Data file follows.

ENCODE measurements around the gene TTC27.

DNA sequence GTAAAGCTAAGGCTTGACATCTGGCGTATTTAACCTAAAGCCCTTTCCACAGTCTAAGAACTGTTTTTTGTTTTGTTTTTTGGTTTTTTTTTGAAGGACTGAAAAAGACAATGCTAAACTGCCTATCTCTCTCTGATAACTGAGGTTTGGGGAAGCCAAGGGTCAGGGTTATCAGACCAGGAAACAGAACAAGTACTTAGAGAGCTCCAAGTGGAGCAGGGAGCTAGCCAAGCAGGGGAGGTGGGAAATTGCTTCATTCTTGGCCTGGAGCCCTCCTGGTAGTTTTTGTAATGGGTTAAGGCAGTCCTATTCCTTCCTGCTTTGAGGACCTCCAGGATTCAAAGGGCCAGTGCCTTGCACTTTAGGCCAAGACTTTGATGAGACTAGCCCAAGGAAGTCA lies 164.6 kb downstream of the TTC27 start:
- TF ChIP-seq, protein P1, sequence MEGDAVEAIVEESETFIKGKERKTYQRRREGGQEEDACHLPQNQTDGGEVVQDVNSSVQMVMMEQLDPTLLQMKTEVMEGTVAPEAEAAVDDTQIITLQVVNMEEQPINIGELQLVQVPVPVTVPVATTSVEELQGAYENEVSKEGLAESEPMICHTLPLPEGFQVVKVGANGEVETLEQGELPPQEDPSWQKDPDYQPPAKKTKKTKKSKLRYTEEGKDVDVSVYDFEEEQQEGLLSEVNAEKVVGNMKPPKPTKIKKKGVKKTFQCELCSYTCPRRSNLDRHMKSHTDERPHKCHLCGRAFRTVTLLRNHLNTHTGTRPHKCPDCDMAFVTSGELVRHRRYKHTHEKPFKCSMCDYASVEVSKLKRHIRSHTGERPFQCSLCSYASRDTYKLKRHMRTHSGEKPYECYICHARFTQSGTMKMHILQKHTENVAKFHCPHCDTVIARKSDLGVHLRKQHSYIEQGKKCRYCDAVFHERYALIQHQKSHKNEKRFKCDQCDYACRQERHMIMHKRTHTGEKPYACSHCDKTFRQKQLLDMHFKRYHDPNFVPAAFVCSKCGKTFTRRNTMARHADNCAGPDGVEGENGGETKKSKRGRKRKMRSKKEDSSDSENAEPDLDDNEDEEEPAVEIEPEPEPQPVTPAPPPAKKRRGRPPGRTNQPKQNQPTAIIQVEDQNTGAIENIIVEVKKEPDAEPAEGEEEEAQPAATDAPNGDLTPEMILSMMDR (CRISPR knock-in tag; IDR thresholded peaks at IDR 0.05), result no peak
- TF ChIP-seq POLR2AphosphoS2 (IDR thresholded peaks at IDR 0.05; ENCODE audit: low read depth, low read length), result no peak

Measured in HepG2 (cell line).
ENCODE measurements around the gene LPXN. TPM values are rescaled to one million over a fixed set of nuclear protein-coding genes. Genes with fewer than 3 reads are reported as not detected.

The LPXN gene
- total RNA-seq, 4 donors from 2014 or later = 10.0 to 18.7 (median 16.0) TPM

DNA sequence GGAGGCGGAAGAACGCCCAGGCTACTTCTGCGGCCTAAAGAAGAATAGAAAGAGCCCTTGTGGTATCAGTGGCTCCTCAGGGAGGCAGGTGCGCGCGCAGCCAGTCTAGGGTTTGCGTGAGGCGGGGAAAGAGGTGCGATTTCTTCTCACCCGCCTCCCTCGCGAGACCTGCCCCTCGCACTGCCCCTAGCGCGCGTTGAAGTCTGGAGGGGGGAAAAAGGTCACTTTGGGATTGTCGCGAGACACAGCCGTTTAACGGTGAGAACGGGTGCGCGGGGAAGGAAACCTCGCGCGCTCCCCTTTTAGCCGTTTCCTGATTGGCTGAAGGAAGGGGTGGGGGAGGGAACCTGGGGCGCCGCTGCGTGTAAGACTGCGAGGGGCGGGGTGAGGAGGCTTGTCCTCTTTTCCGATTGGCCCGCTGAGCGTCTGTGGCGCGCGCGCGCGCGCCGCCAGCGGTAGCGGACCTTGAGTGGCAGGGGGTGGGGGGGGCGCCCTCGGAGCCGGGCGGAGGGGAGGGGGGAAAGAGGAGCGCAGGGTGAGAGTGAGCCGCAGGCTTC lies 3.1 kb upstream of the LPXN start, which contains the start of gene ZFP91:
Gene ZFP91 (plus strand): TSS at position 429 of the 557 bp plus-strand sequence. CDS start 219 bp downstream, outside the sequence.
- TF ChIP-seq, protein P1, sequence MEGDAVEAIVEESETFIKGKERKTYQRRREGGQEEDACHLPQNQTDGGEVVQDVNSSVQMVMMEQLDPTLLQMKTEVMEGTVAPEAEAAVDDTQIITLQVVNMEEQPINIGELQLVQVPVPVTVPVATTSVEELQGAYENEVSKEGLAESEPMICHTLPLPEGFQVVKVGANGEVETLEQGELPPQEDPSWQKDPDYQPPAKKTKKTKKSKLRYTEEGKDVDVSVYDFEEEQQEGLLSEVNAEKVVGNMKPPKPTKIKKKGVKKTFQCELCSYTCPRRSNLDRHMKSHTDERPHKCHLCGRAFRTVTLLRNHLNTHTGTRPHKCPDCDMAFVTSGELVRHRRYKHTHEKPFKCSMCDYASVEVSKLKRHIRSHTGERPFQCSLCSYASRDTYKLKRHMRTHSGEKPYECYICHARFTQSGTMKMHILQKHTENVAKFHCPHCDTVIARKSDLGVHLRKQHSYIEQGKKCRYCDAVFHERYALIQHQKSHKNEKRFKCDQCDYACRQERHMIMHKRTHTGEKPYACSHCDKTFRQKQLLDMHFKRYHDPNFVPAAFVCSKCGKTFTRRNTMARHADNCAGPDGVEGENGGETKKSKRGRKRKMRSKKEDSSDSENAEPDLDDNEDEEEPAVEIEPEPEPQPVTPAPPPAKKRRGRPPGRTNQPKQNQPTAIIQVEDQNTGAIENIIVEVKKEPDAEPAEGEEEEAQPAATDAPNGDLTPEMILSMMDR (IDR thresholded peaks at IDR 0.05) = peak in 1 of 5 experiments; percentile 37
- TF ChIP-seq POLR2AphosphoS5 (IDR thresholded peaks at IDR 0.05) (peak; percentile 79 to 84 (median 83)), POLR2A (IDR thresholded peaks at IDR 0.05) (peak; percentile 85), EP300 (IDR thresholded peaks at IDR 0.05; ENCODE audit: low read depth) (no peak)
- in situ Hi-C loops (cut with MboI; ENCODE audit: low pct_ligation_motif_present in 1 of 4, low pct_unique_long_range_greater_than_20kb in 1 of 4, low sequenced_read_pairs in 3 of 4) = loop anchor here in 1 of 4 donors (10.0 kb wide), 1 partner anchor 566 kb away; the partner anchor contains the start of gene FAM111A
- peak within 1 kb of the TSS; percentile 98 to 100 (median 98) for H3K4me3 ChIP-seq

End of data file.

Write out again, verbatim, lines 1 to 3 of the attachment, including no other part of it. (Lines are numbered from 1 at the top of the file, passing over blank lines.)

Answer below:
ENCODE measurements around the gene TTC27.

DNA sequence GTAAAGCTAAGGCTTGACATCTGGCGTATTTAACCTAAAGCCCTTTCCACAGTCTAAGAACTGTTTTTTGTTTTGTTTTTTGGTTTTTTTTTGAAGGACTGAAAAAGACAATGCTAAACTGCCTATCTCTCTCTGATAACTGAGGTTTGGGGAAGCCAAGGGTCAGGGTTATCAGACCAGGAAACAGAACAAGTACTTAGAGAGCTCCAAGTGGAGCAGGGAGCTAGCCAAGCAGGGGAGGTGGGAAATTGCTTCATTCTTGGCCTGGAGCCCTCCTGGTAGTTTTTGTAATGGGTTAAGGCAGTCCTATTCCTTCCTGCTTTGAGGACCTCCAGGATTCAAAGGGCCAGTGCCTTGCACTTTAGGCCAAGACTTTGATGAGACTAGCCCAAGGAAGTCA lies 164.6 kb downstream of the TTC27 start:
- TF ChIP-seq, protein P1, sequence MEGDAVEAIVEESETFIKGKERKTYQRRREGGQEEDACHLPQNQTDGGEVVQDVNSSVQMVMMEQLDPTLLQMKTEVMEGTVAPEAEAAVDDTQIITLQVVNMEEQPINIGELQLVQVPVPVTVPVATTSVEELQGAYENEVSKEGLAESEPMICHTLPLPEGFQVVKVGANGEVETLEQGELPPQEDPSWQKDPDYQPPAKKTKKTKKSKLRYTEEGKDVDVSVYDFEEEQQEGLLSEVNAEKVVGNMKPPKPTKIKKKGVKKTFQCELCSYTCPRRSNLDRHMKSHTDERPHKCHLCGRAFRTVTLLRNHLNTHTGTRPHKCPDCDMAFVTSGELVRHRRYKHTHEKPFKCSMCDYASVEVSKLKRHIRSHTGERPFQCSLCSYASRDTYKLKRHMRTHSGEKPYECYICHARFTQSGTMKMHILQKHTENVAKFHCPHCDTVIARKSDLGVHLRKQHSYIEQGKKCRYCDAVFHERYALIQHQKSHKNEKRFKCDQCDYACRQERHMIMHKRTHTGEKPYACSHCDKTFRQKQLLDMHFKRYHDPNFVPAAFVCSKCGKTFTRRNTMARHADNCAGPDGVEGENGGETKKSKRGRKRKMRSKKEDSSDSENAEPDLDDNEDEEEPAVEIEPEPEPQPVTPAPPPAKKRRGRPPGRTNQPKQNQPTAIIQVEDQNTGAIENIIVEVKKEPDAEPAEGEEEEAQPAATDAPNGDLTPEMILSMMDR (CRISPR knock-in tag; IDR thresholded peaks at IDR 0.05), result no peak